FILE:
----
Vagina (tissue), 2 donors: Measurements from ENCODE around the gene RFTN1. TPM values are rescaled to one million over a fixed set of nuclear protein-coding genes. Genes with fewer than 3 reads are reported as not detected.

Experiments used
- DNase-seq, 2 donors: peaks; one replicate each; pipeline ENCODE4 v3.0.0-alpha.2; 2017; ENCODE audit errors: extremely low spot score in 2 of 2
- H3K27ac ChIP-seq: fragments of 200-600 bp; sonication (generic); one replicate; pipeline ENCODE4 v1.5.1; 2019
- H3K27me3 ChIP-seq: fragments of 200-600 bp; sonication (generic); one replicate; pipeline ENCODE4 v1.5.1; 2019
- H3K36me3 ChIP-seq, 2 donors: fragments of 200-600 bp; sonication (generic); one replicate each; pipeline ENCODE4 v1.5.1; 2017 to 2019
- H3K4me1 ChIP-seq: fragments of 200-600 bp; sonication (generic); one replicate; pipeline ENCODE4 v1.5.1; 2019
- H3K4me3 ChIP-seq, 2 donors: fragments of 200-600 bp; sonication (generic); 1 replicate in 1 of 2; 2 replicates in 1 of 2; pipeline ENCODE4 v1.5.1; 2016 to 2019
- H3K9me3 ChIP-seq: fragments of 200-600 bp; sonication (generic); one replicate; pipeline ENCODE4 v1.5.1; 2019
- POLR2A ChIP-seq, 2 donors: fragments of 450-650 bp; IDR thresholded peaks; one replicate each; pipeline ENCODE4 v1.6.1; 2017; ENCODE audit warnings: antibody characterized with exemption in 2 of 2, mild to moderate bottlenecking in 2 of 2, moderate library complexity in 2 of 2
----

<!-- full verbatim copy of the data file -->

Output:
Vagina (tissue), 2 donors: Measurements from ENCODE around the gene RFTN1. TPM values are rescaled to one million over a fixed set of nuclear protein-coding genes. Genes with fewer than 3 reads are reported as not detected.

Experiments used
- DNase-seq, 2 donors: peaks; one replicate each; pipeline ENCODE4 v3.0.0-alpha.2; 2017; ENCODE audit errors: extremely low spot score in 2 of 2
- H3K27ac ChIP-seq: fragments of 200-600 bp; sonication (generic); one replicate; pipeline ENCODE4 v1.5.1; 2019
- H3K27me3 ChIP-seq: fragments of 200-600 bp; sonication (generic); one replicate; pipeline ENCODE4 v1.5.1; 2019
- H3K36me3 ChIP-seq, 2 donors: fragments of 200-600 bp; sonication (generic); one replicate each; pipeline ENCODE4 v1.5.1; 2017 to 2019
- H3K4me1 ChIP-seq: fragments of 200-600 bp; sonication (generic); one replicate; pipeline ENCODE4 v1.5.1; 2019
- H3K4me3 ChIP-seq, 2 donors: fragments of 200-600 bp; sonication (generic); 1 replicate in 1 of 2; 2 replicates in 1 of 2; pipeline ENCODE4 v1.5.1; 2016 to 2019
- H3K9me3 ChIP-seq: fragments of 200-600 bp; sonication (generic); one replicate; pipeline ENCODE4 v1.5.1; 2019
- POLR2A ChIP-seq, 2 donors: fragments of 450-650 bp; IDR thresholded peaks; one replicate each; pipeline ENCODE4 v1.6.1; 2017; ENCODE audit warnings: antibody characterized with exemption in 2 of 2, mild to moderate bottlenecking in 2 of 2, moderate library complexity in 2 of 2